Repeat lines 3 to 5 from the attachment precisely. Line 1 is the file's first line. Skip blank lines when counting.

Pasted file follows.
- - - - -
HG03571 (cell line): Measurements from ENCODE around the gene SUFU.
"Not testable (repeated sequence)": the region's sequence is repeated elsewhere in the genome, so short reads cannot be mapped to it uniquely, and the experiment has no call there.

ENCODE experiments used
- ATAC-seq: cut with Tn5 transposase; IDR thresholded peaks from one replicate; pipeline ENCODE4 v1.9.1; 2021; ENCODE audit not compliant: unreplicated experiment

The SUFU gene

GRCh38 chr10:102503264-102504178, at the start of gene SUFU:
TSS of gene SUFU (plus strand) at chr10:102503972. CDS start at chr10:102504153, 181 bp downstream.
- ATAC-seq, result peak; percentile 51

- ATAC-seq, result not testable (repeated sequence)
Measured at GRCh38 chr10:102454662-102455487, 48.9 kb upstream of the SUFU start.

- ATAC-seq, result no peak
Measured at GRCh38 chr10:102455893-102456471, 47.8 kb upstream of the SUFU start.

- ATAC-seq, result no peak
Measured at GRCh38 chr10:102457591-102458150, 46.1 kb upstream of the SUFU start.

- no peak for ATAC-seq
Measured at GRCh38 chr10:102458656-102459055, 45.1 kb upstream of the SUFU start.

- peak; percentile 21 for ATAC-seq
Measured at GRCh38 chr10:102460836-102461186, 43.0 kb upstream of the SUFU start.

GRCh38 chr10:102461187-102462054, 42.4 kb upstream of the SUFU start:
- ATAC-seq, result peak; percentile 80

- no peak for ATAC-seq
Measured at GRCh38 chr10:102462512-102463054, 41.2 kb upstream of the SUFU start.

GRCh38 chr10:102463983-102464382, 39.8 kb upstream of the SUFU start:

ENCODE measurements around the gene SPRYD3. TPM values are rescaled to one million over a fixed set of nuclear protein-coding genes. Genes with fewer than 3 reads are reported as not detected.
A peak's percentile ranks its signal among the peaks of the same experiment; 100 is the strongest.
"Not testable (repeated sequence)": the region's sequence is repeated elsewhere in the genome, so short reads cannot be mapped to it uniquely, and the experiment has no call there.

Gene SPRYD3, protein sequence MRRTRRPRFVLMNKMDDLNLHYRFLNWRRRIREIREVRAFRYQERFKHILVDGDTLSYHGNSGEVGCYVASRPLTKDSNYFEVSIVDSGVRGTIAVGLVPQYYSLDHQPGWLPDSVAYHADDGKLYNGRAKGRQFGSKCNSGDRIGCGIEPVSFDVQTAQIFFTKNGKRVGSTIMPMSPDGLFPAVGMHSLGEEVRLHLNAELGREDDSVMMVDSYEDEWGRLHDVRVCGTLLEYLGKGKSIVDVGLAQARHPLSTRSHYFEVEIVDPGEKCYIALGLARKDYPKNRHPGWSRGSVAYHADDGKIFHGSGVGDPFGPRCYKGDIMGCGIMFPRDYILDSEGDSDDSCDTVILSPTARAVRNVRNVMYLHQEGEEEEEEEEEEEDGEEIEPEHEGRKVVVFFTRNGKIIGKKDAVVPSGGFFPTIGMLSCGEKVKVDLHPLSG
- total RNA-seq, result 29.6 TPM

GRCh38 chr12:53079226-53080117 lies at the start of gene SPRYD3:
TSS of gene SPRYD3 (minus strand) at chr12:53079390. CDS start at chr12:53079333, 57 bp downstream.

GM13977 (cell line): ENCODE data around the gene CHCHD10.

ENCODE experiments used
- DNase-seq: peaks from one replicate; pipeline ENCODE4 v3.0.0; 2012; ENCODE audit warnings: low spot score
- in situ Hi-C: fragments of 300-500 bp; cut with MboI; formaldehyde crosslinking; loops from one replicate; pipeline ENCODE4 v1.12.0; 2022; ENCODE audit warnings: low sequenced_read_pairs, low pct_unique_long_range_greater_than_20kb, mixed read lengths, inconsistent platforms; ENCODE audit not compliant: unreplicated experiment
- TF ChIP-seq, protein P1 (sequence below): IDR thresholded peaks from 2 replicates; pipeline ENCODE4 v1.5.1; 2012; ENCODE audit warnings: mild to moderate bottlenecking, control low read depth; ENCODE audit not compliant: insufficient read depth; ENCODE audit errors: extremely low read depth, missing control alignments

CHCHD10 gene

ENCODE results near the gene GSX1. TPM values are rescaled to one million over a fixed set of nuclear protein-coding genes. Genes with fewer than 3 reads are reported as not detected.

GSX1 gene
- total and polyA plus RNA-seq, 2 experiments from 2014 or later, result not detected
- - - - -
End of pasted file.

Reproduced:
ENCODE experiments used
- ATAC-seq: cut with Tn5 transposase; IDR thresholded peaks from one replicate; pipeline ENCODE4 v1.9.1; 2021; ENCODE audit not compliant: unreplicated experiment

The SUFU gene